Tuesday saw North Korea test-launch what it described as an “ICBM” into the East Sea (Sea of Japan). Less than 24 hours later, South Korea fired a number of ballistic missiles into the East Sea in retaliation.
Much of the world is now busy analyzing the North’s ICBM, but many are ignoring an equally important question: how the ROK-U.S. could have managed to conduct a response launch in such a short space of time.
Currently, the North has many ballistic missiles with a range far greater than 300 kilometers, the estimate range of the ROK’s Hyunmoo-2 and the U.S.’s Army Tactical Missile System (ATACMS), both of which were fired on Wednesday morning.
While they may not reach as far as the North Korean system, what counts for the ROK-U.S. missiles is their accuracy, mobility, and ability to be fired at very short notice: crucial elements that are far more important than just having a long reach.
DAY OF THE LAUNCH
We can largely surmise what might have happened on Tuesday when the news reached Seoul that North Korea had conducted a missile test. Soon after detecting it, South Korea’s top brass would have given the order to the ROK-U.S. military: prepare for a launch.
Units would have moved about a few hundred kilometers from where the missiles were stored to the launch site near the East Sea, and fired the systems as they were ordered.
Considering the timeline of the events that followed, all this was done within 12 to 15 hours of the North’s ICBM launch, an impressive record during peacetime in South Korea. Such a launch by the ROK is only possible with high-mobility by the missile system and a high level of training by personnel.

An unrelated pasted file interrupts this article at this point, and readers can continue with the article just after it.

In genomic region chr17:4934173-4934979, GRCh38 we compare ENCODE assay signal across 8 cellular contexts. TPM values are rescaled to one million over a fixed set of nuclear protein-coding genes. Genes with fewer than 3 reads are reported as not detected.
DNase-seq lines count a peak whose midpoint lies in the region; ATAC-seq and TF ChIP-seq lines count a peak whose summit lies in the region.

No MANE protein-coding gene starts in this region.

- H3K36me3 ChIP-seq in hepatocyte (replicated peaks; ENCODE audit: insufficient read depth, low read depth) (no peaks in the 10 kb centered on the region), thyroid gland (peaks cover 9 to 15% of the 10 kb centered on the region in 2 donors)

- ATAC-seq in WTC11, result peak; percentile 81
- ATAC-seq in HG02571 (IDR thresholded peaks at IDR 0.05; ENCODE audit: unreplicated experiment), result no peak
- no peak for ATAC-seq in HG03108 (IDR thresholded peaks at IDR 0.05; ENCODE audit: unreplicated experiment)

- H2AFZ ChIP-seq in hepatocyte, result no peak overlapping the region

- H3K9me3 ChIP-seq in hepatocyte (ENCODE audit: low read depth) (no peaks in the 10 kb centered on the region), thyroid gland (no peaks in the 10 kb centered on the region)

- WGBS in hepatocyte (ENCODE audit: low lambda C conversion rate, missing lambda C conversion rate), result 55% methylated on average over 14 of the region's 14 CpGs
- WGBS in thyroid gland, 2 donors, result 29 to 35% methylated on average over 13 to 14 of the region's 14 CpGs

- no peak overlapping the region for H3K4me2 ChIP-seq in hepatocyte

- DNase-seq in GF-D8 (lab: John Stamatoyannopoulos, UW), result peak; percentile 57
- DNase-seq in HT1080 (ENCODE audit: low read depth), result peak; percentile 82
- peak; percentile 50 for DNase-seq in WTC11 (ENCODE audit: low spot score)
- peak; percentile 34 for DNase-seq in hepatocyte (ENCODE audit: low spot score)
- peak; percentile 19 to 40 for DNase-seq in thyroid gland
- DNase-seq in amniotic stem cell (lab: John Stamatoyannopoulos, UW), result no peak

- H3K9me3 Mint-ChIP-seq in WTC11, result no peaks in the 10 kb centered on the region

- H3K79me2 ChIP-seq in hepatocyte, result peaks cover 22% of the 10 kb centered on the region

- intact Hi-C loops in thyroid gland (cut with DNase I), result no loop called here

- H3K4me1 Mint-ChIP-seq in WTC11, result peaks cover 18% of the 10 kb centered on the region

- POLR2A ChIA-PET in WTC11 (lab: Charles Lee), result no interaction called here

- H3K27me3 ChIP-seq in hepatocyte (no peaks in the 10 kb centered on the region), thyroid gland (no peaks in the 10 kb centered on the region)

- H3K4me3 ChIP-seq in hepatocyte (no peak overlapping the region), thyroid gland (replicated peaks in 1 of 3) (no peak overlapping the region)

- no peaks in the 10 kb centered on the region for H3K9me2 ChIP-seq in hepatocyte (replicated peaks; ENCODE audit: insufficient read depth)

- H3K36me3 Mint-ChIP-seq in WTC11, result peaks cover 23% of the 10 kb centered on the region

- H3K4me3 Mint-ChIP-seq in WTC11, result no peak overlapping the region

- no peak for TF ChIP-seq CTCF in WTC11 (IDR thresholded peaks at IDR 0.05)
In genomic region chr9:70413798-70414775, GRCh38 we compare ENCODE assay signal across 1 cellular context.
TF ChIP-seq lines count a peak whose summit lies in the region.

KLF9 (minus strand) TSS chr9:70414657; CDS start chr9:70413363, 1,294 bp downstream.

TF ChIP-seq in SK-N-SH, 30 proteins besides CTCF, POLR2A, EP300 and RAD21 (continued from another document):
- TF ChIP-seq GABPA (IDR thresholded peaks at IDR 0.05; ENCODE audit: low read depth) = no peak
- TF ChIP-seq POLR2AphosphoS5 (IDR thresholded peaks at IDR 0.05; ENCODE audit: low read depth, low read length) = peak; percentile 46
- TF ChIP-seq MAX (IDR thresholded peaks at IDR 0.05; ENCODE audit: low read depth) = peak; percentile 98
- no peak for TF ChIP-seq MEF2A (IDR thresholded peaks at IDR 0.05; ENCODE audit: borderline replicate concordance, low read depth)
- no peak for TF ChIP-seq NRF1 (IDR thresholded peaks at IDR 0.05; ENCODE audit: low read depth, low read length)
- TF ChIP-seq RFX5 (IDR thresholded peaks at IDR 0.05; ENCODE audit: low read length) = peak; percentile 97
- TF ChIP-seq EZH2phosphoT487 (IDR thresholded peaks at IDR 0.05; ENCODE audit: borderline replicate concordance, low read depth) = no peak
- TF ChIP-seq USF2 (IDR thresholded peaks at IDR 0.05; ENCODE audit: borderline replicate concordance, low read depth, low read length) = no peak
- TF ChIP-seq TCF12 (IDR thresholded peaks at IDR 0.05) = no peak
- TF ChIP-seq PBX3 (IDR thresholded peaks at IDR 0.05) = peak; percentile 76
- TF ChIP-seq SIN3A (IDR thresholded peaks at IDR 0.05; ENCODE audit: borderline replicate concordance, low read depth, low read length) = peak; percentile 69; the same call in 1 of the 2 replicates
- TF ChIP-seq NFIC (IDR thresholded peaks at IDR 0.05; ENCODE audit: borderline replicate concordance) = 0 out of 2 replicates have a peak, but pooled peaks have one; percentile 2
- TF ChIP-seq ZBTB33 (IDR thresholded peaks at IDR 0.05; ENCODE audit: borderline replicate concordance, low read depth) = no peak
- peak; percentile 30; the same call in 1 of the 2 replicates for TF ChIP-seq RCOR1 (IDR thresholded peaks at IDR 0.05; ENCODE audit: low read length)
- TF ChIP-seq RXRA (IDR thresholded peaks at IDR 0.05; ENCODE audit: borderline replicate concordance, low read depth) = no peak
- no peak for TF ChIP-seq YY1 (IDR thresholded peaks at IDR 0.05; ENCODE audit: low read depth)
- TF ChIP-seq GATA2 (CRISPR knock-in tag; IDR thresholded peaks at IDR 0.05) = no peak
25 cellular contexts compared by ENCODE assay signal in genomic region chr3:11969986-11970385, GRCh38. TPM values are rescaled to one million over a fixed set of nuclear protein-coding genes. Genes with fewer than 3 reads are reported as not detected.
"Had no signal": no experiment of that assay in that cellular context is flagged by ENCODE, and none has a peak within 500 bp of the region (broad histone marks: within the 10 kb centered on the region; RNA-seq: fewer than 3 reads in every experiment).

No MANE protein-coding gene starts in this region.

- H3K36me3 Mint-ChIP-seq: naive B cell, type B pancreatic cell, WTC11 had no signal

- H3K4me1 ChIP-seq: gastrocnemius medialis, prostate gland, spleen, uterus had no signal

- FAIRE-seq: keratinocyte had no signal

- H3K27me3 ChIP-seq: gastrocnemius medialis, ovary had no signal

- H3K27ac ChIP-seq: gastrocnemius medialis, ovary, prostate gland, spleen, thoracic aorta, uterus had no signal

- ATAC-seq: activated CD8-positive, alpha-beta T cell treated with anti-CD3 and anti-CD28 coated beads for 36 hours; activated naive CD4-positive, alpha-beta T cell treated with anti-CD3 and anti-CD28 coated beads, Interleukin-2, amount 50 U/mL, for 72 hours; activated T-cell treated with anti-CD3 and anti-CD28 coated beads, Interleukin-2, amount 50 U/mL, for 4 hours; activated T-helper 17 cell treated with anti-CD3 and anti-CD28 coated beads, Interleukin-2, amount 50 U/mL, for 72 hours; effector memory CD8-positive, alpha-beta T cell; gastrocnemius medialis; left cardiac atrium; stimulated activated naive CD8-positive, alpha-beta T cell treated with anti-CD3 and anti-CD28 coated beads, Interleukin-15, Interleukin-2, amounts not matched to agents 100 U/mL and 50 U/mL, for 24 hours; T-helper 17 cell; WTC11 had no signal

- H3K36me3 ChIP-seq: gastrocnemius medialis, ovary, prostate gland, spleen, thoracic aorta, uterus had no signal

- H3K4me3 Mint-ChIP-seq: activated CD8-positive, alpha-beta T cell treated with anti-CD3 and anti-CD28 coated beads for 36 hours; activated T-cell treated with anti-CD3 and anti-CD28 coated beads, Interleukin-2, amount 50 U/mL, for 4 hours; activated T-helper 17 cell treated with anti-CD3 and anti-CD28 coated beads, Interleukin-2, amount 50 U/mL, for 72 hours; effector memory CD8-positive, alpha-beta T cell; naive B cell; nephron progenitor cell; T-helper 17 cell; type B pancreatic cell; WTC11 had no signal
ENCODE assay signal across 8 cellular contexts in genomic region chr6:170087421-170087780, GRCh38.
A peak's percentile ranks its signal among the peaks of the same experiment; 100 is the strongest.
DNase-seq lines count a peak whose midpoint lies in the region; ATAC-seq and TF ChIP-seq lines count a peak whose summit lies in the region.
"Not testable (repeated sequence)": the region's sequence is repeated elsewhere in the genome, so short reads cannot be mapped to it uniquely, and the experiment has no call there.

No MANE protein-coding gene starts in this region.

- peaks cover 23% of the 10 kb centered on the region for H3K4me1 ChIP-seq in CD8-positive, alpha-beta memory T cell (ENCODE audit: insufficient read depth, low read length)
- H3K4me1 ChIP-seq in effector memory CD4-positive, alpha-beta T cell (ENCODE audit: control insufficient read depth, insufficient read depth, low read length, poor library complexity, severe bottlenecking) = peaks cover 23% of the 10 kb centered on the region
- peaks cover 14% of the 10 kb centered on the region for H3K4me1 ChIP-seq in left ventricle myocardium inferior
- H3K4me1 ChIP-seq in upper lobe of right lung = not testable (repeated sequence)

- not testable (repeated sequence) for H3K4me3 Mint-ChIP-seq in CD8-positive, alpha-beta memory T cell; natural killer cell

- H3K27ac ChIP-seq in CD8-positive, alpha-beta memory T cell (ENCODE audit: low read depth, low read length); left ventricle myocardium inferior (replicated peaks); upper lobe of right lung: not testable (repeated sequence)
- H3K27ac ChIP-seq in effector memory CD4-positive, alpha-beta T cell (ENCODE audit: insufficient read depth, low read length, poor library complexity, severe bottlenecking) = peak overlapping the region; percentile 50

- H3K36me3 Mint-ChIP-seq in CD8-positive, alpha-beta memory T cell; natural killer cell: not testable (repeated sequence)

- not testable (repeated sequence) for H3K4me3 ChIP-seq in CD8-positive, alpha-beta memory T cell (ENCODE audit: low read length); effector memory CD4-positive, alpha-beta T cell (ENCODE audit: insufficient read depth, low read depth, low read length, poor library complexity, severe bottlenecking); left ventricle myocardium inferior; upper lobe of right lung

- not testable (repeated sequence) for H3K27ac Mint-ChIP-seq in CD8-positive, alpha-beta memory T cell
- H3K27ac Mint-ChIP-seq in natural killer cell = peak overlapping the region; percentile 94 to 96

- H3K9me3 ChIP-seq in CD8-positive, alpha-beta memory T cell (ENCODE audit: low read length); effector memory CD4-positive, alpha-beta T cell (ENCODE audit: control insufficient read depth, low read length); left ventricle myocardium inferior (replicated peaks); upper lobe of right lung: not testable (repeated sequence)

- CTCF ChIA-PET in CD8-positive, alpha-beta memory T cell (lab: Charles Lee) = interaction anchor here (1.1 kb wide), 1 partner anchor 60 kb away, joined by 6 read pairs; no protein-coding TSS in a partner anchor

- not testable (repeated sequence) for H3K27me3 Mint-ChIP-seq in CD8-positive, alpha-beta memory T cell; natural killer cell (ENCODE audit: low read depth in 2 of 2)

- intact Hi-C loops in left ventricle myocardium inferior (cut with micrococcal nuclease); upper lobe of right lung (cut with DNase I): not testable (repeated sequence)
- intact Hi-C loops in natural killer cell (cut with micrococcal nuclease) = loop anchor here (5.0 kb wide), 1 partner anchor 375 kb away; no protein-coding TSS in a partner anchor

Another downside of the current North Korean system is its accuracy
As I said before, the North Koreans might have more far-reaching missiles. But if the North were under the same time pressure as the South, then most likely, many of their outdated TEL (Transporter, Erector, and Launcher) systems would have malfunctioned, making them immobile.
Most of the North Korea TELs we see are remnants of the Soviet era or have been converted from Chinese large wood haulers, systems that can’t assure vehicle mobility when mounted with heavy missiles for long distance travel.
Even under the assumption that the North could somehow manage to arrive at the launch site quickly with all of their equipment intact, they would not be able to launch as quickly as South Korea and the United States.
During their July 4 launch, it was observed that the North Koreans removed their missile from their TEL – likely to prevent it from being damaged by the heat from the engine.
In contrast, the ROK-U.S. TEL only needed to erect its missile canister on the vehicle.
Another downside of the current North Korean system is its accuracy. ROK-U.S. systems can strike within a few meters from the target, but it is widely believed that North Korean guidance systems are not as accurate.
The North does not have access to the military GPS signal system that the ROK-U.S. does, and the accuracy becomes an even more important factor when the missile is loaded with a warhead weighing several hundred kilograms.